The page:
Here are some of the more commonly reported impressions of ‘being high’ on cannabis:
- Heightened attentiveness to sensory stimuli, especially touch, taste, and sound; heightened interest in food and music.
- Free flow of ideas in rapid, loose, dreamlike succession.
- Disruption of concentration and short-term memory.
- A sense of floating, light-headedness, or dizziness, and/or a sense of heaviness in the trunk and limbs.
- Hyperactivity, restlessness, hilarity, and talkativeness for the first hour or two, followed by sleepiness and/or torpor after two to six hours.
- Subjective ‘time expansion’, a tendency to overestimate the amount of time that has passed.
- Impairments in decision-making and coordination, especially when performing complex tasks; confusion; difficulty expressing thoughts in words and slurred speech.
The effect is primarily caused by the cannabinoids, which are a unique constituent of the marijuana plant. In nature there have been identified eighty-six cannabinoids. Others have been chemically synthesized. The main psychoactive ingredient in marijuana is delta-9-tetra-hydrocannabinol, or THC. However, other cannabinoids also have medicinal and/or psychoactive properties. THC does not occur in its active form in the cannabis plant. Rather, it occurs in the form of an acid known as tetrahydrocannabinol acid or THC acid (THCA). When heated, the THCA is quickly converted to THC in a heat-driven reaction known as decarboxylation. The next most common cannabinoid is CBD. It has anti-anxiety, anti-epileptic, anti-inflammatory, neuro-protective and sedative actions. It is a powerful anti-oxidant, which protects from chemical damage because of oxidation. Animal and laboratory studies suggest that CBD has the ability to protect against the certain types of cancer, development of diabetes, nerve and brain damage due to stroke, rheumatoid arthritis, Huntington’s disease and alcoholism, and infections such as ‘mad cow’ disease. The third most common cannabinoid is CBN, which is a byproduct of chemical breakdown of THC. CBN has low psychoactive and medical effects. It is most commonly found in degraded, poorly preserved marijuana. In addition to cannabinoids, marijuana contains over one hundred terpenoids; aromatic chemicals also found in pine trees, citrus, and other odoriferous plants. Terpenoids are responsible for the distinctive aroma and flavor of marijuana. Many investigators believe terpenoids also contribute to significant medicinal effects. Compared to the cannabinoids, relatively little is known about the terpenoids in cannabis. Cannabis also contains over 20 flavonoids, a family of chemicals common to plants. Some of these flavonoids, known as cannflavins, are unique to cannabis. Flavonoids are thought to have anti-inflammatory and anti-oxidant properties and may help protect against cancer and other diseases (Gieringer, Rosenthal & Carter, 2008, p. 16). Hence, it would be wise to legalize marijuana since people can benefit from its numerous good properties.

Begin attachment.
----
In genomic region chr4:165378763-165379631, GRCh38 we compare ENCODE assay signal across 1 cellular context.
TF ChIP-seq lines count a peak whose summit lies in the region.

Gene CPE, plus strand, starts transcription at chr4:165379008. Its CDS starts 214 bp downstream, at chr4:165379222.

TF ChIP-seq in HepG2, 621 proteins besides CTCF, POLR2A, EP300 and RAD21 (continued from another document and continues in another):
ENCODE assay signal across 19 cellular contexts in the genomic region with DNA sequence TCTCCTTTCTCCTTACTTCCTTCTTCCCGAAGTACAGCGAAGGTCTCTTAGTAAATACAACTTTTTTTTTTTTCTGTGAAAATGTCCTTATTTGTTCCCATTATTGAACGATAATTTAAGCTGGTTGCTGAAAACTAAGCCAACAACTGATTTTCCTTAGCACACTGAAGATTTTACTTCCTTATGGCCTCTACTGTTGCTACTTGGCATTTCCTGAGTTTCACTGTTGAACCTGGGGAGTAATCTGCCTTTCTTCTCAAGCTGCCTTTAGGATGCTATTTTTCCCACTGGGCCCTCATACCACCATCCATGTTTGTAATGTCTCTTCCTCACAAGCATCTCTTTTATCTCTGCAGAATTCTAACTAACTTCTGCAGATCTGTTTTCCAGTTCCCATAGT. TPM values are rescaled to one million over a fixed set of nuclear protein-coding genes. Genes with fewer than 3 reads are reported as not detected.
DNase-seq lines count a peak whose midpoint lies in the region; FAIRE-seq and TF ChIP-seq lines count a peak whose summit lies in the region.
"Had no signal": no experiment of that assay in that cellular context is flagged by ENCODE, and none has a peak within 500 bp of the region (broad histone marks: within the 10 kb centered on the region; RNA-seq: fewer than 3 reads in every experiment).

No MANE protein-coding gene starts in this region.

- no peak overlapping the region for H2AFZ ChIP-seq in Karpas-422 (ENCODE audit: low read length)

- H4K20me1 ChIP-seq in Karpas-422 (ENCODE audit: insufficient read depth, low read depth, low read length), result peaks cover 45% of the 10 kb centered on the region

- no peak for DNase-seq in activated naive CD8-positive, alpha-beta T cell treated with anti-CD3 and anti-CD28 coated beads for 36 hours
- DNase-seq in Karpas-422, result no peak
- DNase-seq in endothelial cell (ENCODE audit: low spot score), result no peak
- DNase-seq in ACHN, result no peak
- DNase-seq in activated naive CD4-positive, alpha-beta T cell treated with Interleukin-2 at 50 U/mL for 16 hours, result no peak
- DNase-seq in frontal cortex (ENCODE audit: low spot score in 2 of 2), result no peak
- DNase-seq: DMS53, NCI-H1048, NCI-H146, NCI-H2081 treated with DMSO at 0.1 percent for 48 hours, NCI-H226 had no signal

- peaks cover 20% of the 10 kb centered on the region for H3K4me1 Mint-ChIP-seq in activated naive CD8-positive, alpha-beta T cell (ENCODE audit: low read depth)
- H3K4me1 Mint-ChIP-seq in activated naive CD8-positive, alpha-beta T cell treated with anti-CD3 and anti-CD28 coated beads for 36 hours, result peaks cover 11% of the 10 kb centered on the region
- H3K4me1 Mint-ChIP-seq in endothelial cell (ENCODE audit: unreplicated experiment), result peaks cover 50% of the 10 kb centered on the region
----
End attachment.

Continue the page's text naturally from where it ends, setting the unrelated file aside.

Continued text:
Heavy marijuana users tend to develop a tolerance or decreased sensitivity to the effects of marijuana. Pleasant sensations such as euphoria tend to fade with heavy, regular use. On the other hand, the same may be true of undesired effects, such as an increased heart rate (tachycardia). Less frequently, patients may develop tolerance to the medical benefits of marijuana. Furthermore, one person may be much more sensitive to the various components in marijuana than another one. Marijuana rarely increases toxic effects of other medicines. In this respect, it differs even from such common drugs as alcohol, which is extremely dangerous in combination with depressants, or aspirin, which is dangerous in combination with blood-thinning drugs such as Coumarin. This is yet one more example of marijuana’s remarkable safety. Marijuana is not physically addictive. Smokers may use it many times daily for many years, and then give it up with no difficulty. However, psychological addiction is possible. When experts compare marijuana with nicotine, alcohol, opiates, cocaine, caffeine, and other psychoactive drugs, they rank it at or near the bottom of the list in terms of withdrawal potential, reinforcement and dependence (Roffman & Stephens, 2006, p.31). A minority of long-term, extremely heavy (several doses daily) recreational users experience subtle withdrawal symptoms when they give up marijuana. These include mild anxiety, depression, nightmares, difficulty sleeping, vivid dreams, irritability, tremors, perspiration, nausea, muscle convulsions, and restlessness. These symptoms, though mild, may persist for a few days, but are only noticeable among the heaviest users, and even then, they present no real obstacle to anyone trying to quit (Roffman & Stephens, 2006, p. 32). All the chemical properties of marijuana tell about safety of this drug. There is no physical addiction and deaths, and it makes the user feel good. Hence, there are no good reasons for prohibition.